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A Report to the FDA Antiviral Drugs Advisory Committee

By Spencer Cox, Dennis Davidson, Gregg Gonsalves, Mark Harrington, Carlton Hogan, Rebecca Pringle Smith

12-13 September 1994 Silver Spring, Maryland

Moving Beyond the Status Quo: A Statement of Principles on AIDS Drug Development

Gregg Gonsalves, TAG

We believe that the development of a new class of antiretroviral agents, the protease inhibitors, offers a unique opportunity to improve the way we study drugs for HIV infection, incorporating lessons learned from the development of the nucleoside analogues AZT, ddl, ddC and d4T. We firmly support the right to earlier and broader access to experimental therapies for HIV infection that has been achieve through the use of novel regulatory mechanisms, including parallel track and accelerated approval. We also support the right of people with HIV infection to have access to the information they need to make well-informed treatment decisions about the drugs available to them.

People with HIV have a right to the earliest possible access to new therapies shown to be safe and which show a reasonable measure of antiviral activity in human subjects. However, the status quo has been unable to provide reliable evidence of the clinical efficacy of antiretroviral agents forcing people with HIV infection to make treatment decisions in the dark. While maintaining early access to new therapies through parallel track and accelerated approval, we believe we must supplement these mechanisms to give people with HIV the answers they need about the drugs they put into their bodies.

Accelerated approval allows the marketing of experimental drugs for HIV infection based on a suggestion of efficacy by sanitary changes in surrogate markers. However, the accelerated approval regulations require pharmaceutical companies to conduct studies to reliably confirm the clinical benefit of the drugs approved under this mechanism. Unfortunately, the agents granted accelerated approval by the Food and Drug Administration have not demonstrated clinical benefits for the indication for which they were licensed nor have the pharmaceutical sponsors of these agents initiated studies to resolve the unanswered questions about their use. There is currently no viable mechanism in place to compel pharmaceutical companies to demonstrate the clinical benefits of their agents as required by the accelerated approval regulations.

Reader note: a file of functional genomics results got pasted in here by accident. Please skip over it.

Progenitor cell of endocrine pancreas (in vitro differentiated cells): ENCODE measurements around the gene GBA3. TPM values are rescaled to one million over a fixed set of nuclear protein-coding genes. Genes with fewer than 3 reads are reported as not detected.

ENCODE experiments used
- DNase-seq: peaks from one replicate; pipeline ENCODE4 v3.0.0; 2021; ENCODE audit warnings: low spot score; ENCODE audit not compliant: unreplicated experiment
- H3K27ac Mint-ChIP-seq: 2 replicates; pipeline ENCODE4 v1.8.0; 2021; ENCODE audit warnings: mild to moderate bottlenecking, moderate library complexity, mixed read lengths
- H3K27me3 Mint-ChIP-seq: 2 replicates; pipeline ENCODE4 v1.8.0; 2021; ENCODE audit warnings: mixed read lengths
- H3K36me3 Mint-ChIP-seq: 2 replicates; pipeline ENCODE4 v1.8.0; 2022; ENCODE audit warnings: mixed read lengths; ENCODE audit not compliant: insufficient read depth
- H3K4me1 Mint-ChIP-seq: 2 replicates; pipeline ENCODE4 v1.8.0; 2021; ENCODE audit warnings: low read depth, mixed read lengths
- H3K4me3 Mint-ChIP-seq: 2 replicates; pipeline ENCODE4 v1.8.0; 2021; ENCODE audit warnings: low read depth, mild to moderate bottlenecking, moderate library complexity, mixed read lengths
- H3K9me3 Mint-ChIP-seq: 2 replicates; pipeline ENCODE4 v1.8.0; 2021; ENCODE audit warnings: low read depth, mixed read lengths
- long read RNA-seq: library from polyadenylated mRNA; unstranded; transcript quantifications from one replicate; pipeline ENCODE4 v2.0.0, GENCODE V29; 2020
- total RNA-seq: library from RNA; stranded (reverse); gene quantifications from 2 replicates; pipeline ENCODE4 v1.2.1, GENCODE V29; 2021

We must build upon our successes with expanded access and accelerated approval and finally offer people with HIV early access to new antiretroviral therapies and answers to the fundamental unresolved questions about these agents: is taking these drugs likely to be more helpful or more harmful than taking nothing at all? The Food and Drug Administration must insure that people with HTV will have these basic questions answered while maintaining early access to experimental therapies.

Right now, there is little credible scientific evidence on the clinical benefits of the currently approved antiretroviral therapies. Four drugs that no one knows how to use. The vast majority of people with HIV in the United States, if they receive medical care at all, are treated at public clinics, emergency rooms or in private practices with little experience in HIV disease. Primary-care providers in these settings are wary of prescribing drugs with unknown therapeutic effects and known toxicities. Only with credible information on their clinical benefits will these agents be offered to people with HIV from communities under-served by the medical profession, especially women and people of color, who are not connected with primary-care providers who have large HIV case loads and are willing to experiment with these new agents at their own discretion or at their patient’s request.